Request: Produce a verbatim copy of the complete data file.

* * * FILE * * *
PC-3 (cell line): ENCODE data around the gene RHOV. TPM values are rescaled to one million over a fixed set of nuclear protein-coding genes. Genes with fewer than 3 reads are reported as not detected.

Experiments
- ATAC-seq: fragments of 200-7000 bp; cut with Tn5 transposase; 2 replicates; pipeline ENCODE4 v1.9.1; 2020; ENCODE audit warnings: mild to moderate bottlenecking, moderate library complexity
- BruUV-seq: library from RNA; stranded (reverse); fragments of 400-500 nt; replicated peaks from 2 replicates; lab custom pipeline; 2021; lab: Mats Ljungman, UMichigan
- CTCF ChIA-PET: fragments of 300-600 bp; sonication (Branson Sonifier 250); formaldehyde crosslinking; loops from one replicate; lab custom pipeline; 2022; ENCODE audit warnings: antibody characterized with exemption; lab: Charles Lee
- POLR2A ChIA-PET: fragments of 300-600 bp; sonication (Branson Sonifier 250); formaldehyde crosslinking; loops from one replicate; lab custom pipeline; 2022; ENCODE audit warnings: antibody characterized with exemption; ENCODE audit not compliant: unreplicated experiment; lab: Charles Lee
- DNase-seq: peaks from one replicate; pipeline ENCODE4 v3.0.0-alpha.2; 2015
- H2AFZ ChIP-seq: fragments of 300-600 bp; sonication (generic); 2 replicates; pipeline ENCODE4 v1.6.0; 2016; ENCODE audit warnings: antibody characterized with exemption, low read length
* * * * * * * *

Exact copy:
PC-3 (cell line): ENCODE data around the gene RHOV. TPM values are rescaled to one million over a fixed set of nuclear protein-coding genes. Genes with fewer than 3 reads are reported as not detected.

Experiments
- ATAC-seq: fragments of 200-7000 bp; cut with Tn5 transposase; 2 replicates; pipeline ENCODE4 v1.9.1; 2020; ENCODE audit warnings: mild to moderate bottlenecking, moderate library complexity
- BruUV-seq: library from RNA; stranded (reverse); fragments of 400-500 nt; replicated peaks from 2 replicates; lab custom pipeline; 2021; lab: Mats Ljungman, UMichigan
- CTCF ChIA-PET: fragments of 300-600 bp; sonication (Branson Sonifier 250); formaldehyde crosslinking; loops from one replicate; lab custom pipeline; 2022; ENCODE audit warnings: antibody characterized with exemption; lab: Charles Lee
- POLR2A ChIA-PET: fragments of 300-600 bp; sonication (Branson Sonifier 250); formaldehyde crosslinking; loops from one replicate; lab custom pipeline; 2022; ENCODE audit warnings: antibody characterized with exemption; ENCODE audit not compliant: unreplicated experiment; lab: Charles Lee
- DNase-seq: peaks from one replicate; pipeline ENCODE4 v3.0.0-alpha.2; 2015
- H2AFZ ChIP-seq: fragments of 300-600 bp; sonication (generic); 2 replicates; pipeline ENCODE4 v1.6.0; 2016; ENCODE audit warnings: antibody characterized with exemption, low read length